Prologue 9

This 1996 translation of the Rule of St. Benedict, by Brother Luke Dysinger, gets it right.

“Prologue 9”? What does that mean, pray tell?It’s an allusion to the Rule of Saint Benedict, and — by a sort of happy coincidence — also to the Gospel of Saint John. Both the Rule and John are documents renowned for their prologue — and in both documents, verse 9 of the prologue is packed with meaning.The Prologue to Saint Benedict’s Rule is itself a renowned spiritual document, a stirring cry to holiness and fervor for anyone who might seek to follow the way of Christ without compromise. … [Read more...]

Pelagius, Augustine, Original Sin, Orthodoxy, and the Celts…

In Christ of the Celts, J. Philip Newell takes aim at the conflict between Augustine and Pelagius over the question of original sin — a chickenfight that eventually resulted in Pelagius and Pelagianism getting condemned as heretical. Newell sees clear political ramifications in this doctrinal skirmish: The doctrine of original sin was a convenient "truth" for the builders of empire. They could continue to conquer the world and subdue peoples. And now they could do it with the authority of a d … [Read more...]

Quote for the Day

The grace of God is to God himself as sunlight is to the sun — a means and a way leading us to the latter. It therefore shines within us in a simple, one-fold way and makes us deiform, that is, like God. This likeness constantly sinks away, dying in God and becoming and remaining one with him, for charity makes us become one with God and causes us to remain living in union with him. — Blessed John Ruusbroec, The Spiritual Espousals … [Read more...]

C.S. Lewis and Deification

I haven't read this yet, but it sure looks tasty... and I wanted to go ahead and post a link here, since I know some of my readers are interested in C. S. Lewis and some are interested in the doctrine of deification (in the Greek, theosis). So here's a chance to ponder how this Orthodox doctrine figures in the thought of the most popular of Anglican authors...Shine as the Sun: C. S. Lewis and the Doctrine of DeificationWhich is actually part two of a two part essay; here is part one: The … [Read more...]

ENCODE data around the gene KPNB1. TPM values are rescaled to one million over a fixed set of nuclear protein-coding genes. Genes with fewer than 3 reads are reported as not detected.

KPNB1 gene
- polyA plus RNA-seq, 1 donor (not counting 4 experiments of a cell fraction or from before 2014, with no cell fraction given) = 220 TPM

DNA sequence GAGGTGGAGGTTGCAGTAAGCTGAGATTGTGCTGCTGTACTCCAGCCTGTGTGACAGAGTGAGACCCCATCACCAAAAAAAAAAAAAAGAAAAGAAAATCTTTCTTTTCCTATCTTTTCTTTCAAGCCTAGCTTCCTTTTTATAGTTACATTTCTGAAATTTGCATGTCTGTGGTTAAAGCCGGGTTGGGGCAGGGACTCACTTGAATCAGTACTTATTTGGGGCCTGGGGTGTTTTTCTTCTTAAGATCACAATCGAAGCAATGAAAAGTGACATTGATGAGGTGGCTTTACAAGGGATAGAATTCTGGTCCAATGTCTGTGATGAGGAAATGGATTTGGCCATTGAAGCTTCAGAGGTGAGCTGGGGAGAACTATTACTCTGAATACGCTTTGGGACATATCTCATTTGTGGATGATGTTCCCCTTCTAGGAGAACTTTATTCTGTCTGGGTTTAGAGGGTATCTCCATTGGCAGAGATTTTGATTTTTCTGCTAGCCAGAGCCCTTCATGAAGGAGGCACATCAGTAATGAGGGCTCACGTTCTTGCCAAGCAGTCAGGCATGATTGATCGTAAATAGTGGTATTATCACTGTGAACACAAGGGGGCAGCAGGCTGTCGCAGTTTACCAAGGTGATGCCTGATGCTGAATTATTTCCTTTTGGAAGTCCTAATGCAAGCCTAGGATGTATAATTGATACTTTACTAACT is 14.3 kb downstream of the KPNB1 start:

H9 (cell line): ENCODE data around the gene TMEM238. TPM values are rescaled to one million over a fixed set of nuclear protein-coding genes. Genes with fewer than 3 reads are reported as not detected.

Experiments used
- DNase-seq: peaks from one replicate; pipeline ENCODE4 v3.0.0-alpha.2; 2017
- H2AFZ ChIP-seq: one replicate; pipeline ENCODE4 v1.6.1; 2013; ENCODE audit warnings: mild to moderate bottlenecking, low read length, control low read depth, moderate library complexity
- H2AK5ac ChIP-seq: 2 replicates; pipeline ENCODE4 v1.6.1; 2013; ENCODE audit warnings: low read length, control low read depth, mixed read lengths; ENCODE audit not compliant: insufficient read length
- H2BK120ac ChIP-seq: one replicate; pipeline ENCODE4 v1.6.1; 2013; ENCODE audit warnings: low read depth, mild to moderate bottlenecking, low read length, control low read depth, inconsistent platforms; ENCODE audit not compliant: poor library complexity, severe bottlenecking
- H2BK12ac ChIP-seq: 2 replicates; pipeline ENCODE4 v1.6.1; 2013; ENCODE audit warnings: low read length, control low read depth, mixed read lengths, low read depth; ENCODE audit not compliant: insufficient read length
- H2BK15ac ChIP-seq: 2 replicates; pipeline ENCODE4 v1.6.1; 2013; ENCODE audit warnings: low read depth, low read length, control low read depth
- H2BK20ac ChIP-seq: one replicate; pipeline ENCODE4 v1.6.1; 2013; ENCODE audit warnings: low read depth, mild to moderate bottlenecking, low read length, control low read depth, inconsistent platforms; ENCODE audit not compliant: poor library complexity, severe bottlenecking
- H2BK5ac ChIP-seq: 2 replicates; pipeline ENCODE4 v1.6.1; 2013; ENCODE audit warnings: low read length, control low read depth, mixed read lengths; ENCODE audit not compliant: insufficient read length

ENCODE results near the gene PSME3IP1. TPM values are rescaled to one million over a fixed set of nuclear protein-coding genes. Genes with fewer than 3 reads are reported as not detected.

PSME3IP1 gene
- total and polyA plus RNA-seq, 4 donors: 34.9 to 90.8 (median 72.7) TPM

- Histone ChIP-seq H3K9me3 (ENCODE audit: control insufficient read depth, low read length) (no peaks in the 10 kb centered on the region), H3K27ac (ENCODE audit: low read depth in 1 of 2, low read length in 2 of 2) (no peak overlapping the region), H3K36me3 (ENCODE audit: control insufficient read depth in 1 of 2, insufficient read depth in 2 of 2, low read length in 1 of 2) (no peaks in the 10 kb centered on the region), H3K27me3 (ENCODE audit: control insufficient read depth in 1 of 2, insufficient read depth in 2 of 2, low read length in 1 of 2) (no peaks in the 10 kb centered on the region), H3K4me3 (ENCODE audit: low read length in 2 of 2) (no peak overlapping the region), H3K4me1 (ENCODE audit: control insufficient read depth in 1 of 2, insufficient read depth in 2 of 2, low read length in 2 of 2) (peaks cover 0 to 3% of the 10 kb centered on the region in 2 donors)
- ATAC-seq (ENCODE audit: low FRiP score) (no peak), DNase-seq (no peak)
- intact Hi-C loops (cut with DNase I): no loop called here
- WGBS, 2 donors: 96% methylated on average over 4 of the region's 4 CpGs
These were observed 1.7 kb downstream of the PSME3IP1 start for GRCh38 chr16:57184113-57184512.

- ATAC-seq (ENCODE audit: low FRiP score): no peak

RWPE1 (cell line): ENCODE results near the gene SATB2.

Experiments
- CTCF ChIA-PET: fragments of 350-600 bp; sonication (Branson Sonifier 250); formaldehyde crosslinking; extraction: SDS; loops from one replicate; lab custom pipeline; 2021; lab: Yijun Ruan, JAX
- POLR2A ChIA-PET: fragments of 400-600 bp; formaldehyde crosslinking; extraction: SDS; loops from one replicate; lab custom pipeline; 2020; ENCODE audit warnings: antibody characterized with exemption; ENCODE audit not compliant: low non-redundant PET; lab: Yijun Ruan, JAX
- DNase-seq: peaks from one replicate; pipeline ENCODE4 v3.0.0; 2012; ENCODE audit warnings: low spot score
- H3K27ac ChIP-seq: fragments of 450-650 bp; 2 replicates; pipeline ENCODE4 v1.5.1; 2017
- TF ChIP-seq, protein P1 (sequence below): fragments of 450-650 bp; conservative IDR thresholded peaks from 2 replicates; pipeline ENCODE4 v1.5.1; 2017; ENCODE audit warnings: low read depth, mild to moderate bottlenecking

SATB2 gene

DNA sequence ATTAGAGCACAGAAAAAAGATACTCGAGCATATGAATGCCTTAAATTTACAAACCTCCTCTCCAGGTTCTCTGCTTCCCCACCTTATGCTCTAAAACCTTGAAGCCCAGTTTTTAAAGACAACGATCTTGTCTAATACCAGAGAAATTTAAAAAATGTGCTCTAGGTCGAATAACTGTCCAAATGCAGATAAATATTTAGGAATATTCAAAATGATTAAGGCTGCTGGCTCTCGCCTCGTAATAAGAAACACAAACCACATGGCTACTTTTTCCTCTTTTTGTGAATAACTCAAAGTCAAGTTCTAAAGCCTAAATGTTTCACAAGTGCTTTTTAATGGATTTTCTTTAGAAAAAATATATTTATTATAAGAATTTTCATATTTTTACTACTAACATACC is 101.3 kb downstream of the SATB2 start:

The Doctrine of Deification in the Greek Patristic Tradition

The Doctrine of Deification in the Greek Patristic Tradition By Normal Russell Oxford: Oxford University Press, 2004 Review by Carl McColmanDeification, or theosis, is one of the least known and most misunderstood of ancient Christian teachings. Still a part of Orthodox theology to this day, in the west it evolved into what we now call “sanctification” or “sanctifying grace,” replacing the radical idea of “participation in God” with the much safer concept of merely “becoming holy.” This scholar … [Read more...]

Quote for the Day

In this, more than any other, we need the divine boldness to affirm that Christianity is not a matter of being good but of becoming God. It is only by the whole-hearted acceptance of the truth that God's son fully shared our humanity that we can be emboldened to find in him our way towards an intense and transforming relationship with the God who exists beyond human experience. — Michael Casey, OCSO, Fully Human Fully Divine … [Read more...]

The Feast of St. Benedict: Ad Deificum Lumen

Today is the feast of St. Benedict.This morning at mass, Fr. Tom Francis (who works with me at the Abbey Store) preached on the Rule and on his life experience as a Trappist monk for over 50 years now. During the sermon, he mentioned a conversation that he and I and another Lay-Cistercian had a while back about a phrase in the prologue to the Holy Rule of St. Benedict: et apertis oculis nostris ad deificum lumen, which is often translated as "Let us open our eyes to the light that comes from … [Read more...]


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